If the plea challenges the existence of jurisdictional facts, there are three alternatives. First, the trial court has discretion to determine whether a jurisdictional disposition should be made at a preliminary hearing or later, after the case has been more fully developed. Second, if the evidence is conclusive or uncontroverted, the plea should be ruled on as a matter of law. Third, if there is a fact issue, the preliminary plea is properly denied. Id.
1. Brown's Independence was not Conclusively Proven
The City first argues that Brown was an independent contractor, as set out by the written contract, and that there is no evidence of control exerted by the City sufficient to support a finding that, notwithstanding the contract, the City had the right to control Brown's activities.
The test for determining whether an employment or an independent contractor relationship exists is whether the purported employer has a right to control the details of the person's work. Shell Oil Co. v. Khan, 138 S.W.3d 288 (Tex.2004); St. Joseph Hosp. v. Wolff, 94 S.W.3d 513, 542 (Tex.2003); INA of Tex. v. Torres, 808 S.W.2d 291, 293 (Tex.App.-Houston [1st Dist.] 1991, no writ). When a contract establishes an independent contractor relationship, evidence outside the contract may be produced to show that, despite the contract terms, the true operating agreement vested the right of control in the principal. Newspapers, Inc., v. Love, 380 S.W.2d 582, 592 (Tex.1964).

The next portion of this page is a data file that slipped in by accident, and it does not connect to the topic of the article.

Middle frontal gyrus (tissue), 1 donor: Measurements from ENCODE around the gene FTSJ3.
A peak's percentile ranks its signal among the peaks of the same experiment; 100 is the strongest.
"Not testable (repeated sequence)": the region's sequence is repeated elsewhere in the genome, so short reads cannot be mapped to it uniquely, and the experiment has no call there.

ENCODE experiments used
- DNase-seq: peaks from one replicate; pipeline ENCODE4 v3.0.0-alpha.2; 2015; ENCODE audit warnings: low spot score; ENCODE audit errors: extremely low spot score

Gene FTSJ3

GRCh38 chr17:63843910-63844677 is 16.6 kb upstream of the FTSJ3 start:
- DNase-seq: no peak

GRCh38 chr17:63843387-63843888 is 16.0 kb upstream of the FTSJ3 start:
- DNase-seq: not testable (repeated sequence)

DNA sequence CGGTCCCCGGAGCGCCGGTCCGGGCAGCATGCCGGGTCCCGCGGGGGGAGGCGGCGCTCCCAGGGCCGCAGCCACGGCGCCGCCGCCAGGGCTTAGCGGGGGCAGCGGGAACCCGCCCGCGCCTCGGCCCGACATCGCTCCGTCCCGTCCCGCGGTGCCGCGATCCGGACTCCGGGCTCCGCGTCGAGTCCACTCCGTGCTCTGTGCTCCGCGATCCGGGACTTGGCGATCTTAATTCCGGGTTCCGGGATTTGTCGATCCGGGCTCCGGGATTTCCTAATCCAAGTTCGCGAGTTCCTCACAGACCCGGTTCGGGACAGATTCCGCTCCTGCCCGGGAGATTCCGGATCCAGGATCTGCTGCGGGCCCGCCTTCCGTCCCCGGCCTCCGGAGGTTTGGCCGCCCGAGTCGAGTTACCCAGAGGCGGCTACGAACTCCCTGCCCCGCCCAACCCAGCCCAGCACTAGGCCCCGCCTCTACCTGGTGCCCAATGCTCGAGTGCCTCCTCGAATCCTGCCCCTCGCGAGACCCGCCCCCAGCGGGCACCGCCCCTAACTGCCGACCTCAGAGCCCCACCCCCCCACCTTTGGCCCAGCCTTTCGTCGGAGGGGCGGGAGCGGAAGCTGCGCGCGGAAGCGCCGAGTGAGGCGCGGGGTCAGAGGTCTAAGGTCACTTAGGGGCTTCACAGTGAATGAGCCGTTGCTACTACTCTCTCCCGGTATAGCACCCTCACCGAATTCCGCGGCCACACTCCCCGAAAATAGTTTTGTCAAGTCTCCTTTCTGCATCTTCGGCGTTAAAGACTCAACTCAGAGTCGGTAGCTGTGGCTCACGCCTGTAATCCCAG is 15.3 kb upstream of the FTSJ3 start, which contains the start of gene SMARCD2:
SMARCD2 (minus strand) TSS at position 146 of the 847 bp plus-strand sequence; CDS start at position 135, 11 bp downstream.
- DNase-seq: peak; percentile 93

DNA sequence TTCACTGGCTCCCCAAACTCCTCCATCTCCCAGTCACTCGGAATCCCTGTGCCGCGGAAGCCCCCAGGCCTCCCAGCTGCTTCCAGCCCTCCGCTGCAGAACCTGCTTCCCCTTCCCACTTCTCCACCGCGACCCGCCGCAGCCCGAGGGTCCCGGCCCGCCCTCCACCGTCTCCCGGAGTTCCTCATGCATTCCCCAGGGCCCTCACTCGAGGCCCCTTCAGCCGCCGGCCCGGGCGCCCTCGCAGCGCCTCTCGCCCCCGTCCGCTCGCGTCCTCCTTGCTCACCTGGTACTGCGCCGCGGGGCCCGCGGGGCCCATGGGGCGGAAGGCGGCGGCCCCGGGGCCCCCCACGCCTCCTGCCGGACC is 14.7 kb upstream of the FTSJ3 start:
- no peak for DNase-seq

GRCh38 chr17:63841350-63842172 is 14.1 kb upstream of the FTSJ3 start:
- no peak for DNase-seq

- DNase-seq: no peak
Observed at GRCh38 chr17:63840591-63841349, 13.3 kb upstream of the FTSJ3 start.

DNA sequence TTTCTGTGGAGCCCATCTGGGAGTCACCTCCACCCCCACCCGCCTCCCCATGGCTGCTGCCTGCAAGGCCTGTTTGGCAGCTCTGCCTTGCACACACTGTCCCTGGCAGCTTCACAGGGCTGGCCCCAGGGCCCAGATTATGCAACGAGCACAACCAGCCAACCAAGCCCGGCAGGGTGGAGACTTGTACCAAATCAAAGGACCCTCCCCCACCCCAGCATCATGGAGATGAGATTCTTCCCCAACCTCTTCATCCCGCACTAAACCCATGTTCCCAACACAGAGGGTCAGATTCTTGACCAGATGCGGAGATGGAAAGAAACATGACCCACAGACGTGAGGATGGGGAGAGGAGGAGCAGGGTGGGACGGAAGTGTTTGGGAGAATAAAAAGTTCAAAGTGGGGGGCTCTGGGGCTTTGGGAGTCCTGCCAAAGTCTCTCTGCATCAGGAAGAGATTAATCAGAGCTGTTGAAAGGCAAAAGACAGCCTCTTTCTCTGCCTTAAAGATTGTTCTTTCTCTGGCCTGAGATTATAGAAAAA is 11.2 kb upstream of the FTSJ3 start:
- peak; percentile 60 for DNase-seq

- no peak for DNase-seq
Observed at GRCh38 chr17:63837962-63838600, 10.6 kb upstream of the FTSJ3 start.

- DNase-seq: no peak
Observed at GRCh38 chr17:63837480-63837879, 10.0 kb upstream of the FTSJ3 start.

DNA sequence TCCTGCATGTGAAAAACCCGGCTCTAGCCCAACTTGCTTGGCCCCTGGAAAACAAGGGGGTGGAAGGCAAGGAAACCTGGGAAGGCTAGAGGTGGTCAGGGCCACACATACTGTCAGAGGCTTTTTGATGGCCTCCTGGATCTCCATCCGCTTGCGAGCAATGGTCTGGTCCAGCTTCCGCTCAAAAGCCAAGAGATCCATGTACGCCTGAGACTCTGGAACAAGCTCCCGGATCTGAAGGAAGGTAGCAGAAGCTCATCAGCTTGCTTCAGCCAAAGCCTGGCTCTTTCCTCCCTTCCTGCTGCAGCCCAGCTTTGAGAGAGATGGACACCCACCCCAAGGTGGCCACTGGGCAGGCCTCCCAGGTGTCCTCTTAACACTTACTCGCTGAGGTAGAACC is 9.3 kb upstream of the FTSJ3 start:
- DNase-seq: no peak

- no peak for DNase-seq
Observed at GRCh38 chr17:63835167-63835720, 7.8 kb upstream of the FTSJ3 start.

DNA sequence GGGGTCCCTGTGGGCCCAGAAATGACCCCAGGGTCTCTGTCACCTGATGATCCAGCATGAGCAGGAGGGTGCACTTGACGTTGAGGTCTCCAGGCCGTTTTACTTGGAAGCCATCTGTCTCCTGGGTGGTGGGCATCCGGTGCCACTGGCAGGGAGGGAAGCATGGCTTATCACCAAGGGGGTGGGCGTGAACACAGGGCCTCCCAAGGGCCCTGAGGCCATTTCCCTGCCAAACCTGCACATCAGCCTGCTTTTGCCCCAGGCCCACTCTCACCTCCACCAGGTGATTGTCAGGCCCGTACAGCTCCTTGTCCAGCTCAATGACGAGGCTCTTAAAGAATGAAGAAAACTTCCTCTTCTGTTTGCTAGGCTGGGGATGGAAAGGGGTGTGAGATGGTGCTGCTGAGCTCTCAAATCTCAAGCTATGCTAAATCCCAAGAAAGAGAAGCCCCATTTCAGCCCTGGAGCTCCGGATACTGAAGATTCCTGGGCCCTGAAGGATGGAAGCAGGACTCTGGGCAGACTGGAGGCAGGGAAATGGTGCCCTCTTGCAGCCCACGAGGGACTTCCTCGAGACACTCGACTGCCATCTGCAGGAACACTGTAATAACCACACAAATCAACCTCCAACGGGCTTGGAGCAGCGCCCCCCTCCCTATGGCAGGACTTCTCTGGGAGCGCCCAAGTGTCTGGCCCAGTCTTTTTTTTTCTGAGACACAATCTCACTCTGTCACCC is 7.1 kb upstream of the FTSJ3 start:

Sporadic action directing the details of the work will not destroy the agent's independence provided by the contract. Id. at 588. An occasional assertion of control should not destroy a settled independent contractor relationship agreed to by the parties. Id. The true test is the right of control, and exercise of control is evidentiary only. Id. Otherwise, contract rights and relationships based thereon would be destroyed. Id. The assumption of exercise of control must be “so persistent and the acquiescence therein so pronounced” as to raise an inference that, when the incident occurred, the parties by implied consent had agreed that the principal had the right to control the details of the work. Id.; Farrell v. Greater Houston Transp. Co., 908 S.W.2d 1, 3 (Tex.App.-Houston [1st Dist.] 1995, writ denied).1